Trump began by hiring coal-friendly aides like Pruitt, who had repeatedly teamed up with fossil-fuel interests to sue President Barack Obama’s EPA when he was Oklahoma attorney general, and Commerce Secretary Wilbur Ross, the founder of a coal company that once had a deadly disaster in one of its mines. Trump’s nominee to be Pruitt’s deputy is a coal lobbyist; his nominee to be assistant labor secretary for mine safety and health ran a mining company with a checkered safety record.

The result has been a flurry of coal-friendly actions. Pruitt is taking aim not only at Obama’s carbon plan for the power industry but a host of other rules limiting mercury, soot, smog and other discharges from coal operations. The president defied the world by withdrawing from the Paris climate agreement, specifically complaining that it was unfair to American coal. His administration has also lifted Obama’s moratorium on coal leases on federal land, ended Obama’s restrictions on financing coal projects overseas, and shut down a study of the health effects of coal mining that blasts away entire mountains. His energy secretary, Rick Perry, recently proposed new subsidies for coal plants that keep stockpiles of coal handy, galvanizing opposition from an odd coalition of renewable energy advocates, environmentalists, Koch Industries and other oil and gas interests, manufacturers and other electricity consumers.

At a hearing last week, a Democratic congressman asked Perry why he was pushing a plan that could prop up outdated coal plants and increase costs to ratepayers. The secretary’s response summed up the administration’s approach to coal: “I think you take costs into account, but what’s the cost of freedom? What’s the cost to keep America free? I’m not sure I want to leave that up to the free market.”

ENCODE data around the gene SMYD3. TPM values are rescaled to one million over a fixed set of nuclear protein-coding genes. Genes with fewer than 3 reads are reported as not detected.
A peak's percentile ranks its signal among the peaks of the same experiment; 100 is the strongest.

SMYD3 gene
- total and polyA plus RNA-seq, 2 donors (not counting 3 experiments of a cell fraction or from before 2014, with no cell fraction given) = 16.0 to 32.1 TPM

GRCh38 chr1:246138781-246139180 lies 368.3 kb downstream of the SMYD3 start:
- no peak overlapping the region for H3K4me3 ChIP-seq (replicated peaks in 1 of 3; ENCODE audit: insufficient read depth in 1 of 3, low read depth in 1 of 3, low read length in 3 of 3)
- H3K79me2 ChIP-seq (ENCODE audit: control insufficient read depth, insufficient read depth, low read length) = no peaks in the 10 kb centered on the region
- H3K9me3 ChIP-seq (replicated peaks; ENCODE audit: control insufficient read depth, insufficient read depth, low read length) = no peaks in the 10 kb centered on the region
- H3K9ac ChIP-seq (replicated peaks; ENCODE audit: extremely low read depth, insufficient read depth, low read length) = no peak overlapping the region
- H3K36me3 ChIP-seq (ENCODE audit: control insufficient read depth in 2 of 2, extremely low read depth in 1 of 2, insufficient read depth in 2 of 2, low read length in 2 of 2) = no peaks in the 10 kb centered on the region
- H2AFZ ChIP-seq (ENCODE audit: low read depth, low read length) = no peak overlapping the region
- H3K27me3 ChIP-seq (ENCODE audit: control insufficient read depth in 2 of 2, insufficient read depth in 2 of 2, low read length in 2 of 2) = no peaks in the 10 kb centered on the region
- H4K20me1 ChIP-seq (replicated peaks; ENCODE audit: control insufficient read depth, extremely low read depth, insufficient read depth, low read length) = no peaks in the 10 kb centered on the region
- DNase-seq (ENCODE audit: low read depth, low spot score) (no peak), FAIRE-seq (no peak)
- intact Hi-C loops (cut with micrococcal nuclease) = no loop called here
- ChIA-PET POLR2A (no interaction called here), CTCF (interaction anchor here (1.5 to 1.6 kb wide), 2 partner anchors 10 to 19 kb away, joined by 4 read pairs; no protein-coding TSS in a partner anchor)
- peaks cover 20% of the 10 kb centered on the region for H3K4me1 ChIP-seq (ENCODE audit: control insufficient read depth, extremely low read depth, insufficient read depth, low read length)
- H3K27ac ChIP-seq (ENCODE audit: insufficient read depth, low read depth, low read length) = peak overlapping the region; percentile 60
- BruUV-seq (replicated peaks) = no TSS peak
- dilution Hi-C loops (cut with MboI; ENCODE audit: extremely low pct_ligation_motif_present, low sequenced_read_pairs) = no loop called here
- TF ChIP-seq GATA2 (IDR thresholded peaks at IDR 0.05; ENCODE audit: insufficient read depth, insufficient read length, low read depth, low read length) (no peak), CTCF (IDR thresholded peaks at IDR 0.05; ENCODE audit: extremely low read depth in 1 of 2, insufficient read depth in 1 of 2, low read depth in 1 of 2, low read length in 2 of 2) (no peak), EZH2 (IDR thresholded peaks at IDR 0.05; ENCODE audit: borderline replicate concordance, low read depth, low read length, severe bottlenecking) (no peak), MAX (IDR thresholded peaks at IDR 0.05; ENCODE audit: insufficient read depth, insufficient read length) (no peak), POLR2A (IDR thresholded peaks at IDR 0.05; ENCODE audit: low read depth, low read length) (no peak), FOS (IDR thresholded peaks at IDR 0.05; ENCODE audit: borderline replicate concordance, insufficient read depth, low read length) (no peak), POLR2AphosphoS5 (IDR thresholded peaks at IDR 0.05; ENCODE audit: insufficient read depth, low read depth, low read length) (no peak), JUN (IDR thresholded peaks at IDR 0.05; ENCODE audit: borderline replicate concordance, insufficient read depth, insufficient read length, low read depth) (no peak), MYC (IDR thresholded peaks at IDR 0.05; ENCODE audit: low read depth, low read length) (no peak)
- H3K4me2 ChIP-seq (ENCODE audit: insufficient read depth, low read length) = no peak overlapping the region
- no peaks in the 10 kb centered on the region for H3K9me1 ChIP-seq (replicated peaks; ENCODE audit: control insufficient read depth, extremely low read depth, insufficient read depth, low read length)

(bolded emphasis mine)
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pieter, aka pegelli

Slobodan Blagojevic

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Re: Climate Change: Science and Issues
« Reply #592 on: January 16, 2018, 08:14:48 PM »

Global warming:

Temperatures Plunged to -88.6°F in Parts of Russia.

http://time.com/5104412/extreme-cold-temperatures-yakutia-russia/

Alan Klein

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Re: Climate Change: Science and Issues
« Reply #593 on: January 16, 2018, 10:41:06 PM »

Found an interesting article on Coal
 (bolded emphasis mine)
Rick Perry is a jerk. Even other administrations groups opposed his buying coal to "help keep America free."  He had a better idea when he wanted to shut down the Energy Department completely.  We probably could shut down half the Federal government and their "work" and wasteful spending wouldn't be missed.

pegelli

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Re: Climate Change: Science and Issues
« Reply #594 on: January 17, 2018, 03:00:45 AM »